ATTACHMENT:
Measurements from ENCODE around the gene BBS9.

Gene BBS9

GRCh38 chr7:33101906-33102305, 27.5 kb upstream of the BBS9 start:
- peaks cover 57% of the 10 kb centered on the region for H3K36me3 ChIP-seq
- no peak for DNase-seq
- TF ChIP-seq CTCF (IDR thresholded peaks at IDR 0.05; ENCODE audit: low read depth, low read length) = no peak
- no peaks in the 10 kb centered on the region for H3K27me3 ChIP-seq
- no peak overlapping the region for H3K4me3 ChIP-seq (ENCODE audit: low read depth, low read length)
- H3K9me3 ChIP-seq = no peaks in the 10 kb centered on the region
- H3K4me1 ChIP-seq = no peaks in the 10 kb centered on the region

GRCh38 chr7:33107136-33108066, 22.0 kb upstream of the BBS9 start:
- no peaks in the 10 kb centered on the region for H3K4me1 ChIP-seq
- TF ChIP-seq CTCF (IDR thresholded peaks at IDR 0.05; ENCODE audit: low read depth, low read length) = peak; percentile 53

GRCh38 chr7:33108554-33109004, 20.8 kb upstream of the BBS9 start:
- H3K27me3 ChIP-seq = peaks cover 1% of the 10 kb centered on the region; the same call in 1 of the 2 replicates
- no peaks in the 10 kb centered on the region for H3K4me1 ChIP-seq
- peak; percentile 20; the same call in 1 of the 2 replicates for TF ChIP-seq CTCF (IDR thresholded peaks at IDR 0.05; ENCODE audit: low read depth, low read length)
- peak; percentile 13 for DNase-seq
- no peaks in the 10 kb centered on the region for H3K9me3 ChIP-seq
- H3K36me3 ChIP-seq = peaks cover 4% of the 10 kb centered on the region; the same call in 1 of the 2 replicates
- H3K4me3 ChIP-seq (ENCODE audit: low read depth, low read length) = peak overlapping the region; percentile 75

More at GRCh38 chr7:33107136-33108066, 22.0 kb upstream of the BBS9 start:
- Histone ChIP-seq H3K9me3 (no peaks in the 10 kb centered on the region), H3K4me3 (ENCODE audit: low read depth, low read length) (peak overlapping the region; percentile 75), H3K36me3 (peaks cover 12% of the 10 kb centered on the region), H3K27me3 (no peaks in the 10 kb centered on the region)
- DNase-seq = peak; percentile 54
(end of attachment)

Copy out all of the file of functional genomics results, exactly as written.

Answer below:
Measurements from ENCODE around the gene BBS9.

Gene BBS9

GRCh38 chr7:33101906-33102305, 27.5 kb upstream of the BBS9 start:
- peaks cover 57% of the 10 kb centered on the region for H3K36me3 ChIP-seq
- no peak for DNase-seq
- TF ChIP-seq CTCF (IDR thresholded peaks at IDR 0.05; ENCODE audit: low read depth, low read length) = no peak
- no peaks in the 10 kb centered on the region for H3K27me3 ChIP-seq
- no peak overlapping the region for H3K4me3 ChIP-seq (ENCODE audit: low read depth, low read length)
- H3K9me3 ChIP-seq = no peaks in the 10 kb centered on the region
- H3K4me1 ChIP-seq = no peaks in the 10 kb centered on the region

GRCh38 chr7:33107136-33108066, 22.0 kb upstream of the BBS9 start:
- no peaks in the 10 kb centered on the region for H3K4me1 ChIP-seq
- TF ChIP-seq CTCF (IDR thresholded peaks at IDR 0.05; ENCODE audit: low read depth, low read length) = peak; percentile 53

GRCh38 chr7:33108554-33109004, 20.8 kb upstream of the BBS9 start:
- H3K27me3 ChIP-seq = peaks cover 1% of the 10 kb centered on the region; the same call in 1 of the 2 replicates
- no peaks in the 10 kb centered on the region for H3K4me1 ChIP-seq
- peak; percentile 20; the same call in 1 of the 2 replicates for TF ChIP-seq CTCF (IDR thresholded peaks at IDR 0.05; ENCODE audit: low read depth, low read length)
- peak; percentile 13 for DNase-seq
- no peaks in the 10 kb centered on the region for H3K9me3 ChIP-seq
- H3K36me3 ChIP-seq = peaks cover 4% of the 10 kb centered on the region; the same call in 1 of the 2 replicates
- H3K4me3 ChIP-seq (ENCODE audit: low read depth, low read length) = peak overlapping the region; percentile 75

More at GRCh38 chr7:33107136-33108066, 22.0 kb upstream of the BBS9 start:
- Histone ChIP-seq H3K9me3 (no peaks in the 10 kb centered on the region), H3K4me3 (ENCODE audit: low read depth, low read length) (peak overlapping the region; percentile 75), H3K36me3 (peaks cover 12% of the 10 kb centered on the region), H3K27me3 (no peaks in the 10 kb centered on the region)
- DNase-seq = peak; percentile 54